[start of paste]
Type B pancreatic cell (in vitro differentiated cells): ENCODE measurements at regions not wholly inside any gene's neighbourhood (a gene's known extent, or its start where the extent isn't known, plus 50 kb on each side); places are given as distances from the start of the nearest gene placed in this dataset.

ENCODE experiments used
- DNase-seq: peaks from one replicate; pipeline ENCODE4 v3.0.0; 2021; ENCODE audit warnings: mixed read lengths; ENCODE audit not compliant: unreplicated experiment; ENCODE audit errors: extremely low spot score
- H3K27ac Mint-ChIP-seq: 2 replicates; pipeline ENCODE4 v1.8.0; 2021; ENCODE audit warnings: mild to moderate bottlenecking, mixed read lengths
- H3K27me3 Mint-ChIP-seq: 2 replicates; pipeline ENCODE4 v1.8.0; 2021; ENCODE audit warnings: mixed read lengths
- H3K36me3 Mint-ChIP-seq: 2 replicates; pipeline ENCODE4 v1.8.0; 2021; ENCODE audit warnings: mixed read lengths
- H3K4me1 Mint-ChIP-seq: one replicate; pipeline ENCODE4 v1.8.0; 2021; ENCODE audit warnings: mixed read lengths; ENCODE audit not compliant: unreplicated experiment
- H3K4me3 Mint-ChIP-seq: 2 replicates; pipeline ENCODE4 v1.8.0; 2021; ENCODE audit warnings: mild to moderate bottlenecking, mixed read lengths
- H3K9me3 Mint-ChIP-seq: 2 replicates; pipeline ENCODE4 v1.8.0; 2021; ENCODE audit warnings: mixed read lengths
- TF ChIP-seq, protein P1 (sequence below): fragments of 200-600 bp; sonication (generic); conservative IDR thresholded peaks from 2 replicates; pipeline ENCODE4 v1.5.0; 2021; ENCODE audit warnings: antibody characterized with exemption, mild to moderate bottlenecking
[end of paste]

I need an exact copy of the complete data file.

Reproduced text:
Type B pancreatic cell (in vitro differentiated cells): ENCODE measurements at regions not wholly inside any gene's neighbourhood (a gene's known extent, or its start where the extent isn't known, plus 50 kb on each side); places are given as distances from the start of the nearest gene placed in this dataset.

ENCODE experiments used
- DNase-seq: peaks from one replicate; pipeline ENCODE4 v3.0.0; 2021; ENCODE audit warnings: mixed read lengths; ENCODE audit not compliant: unreplicated experiment; ENCODE audit errors: extremely low spot score
- H3K27ac Mint-ChIP-seq: 2 replicates; pipeline ENCODE4 v1.8.0; 2021; ENCODE audit warnings: mild to moderate bottlenecking, mixed read lengths
- H3K27me3 Mint-ChIP-seq: 2 replicates; pipeline ENCODE4 v1.8.0; 2021; ENCODE audit warnings: mixed read lengths
- H3K36me3 Mint-ChIP-seq: 2 replicates; pipeline ENCODE4 v1.8.0; 2021; ENCODE audit warnings: mixed read lengths
- H3K4me1 Mint-ChIP-seq: one replicate; pipeline ENCODE4 v1.8.0; 2021; ENCODE audit warnings: mixed read lengths; ENCODE audit not compliant: unreplicated experiment
- H3K4me3 Mint-ChIP-seq: 2 replicates; pipeline ENCODE4 v1.8.0; 2021; ENCODE audit warnings: mild to moderate bottlenecking, mixed read lengths
- H3K9me3 Mint-ChIP-seq: 2 replicates; pipeline ENCODE4 v1.8.0; 2021; ENCODE audit warnings: mixed read lengths
- TF ChIP-seq, protein P1 (sequence below): fragments of 200-600 bp; sonication (generic); conservative IDR thresholded peaks from 2 replicates; pipeline ENCODE4 v1.5.0; 2021; ENCODE audit warnings: antibody characterized with exemption, mild to moderate bottlenecking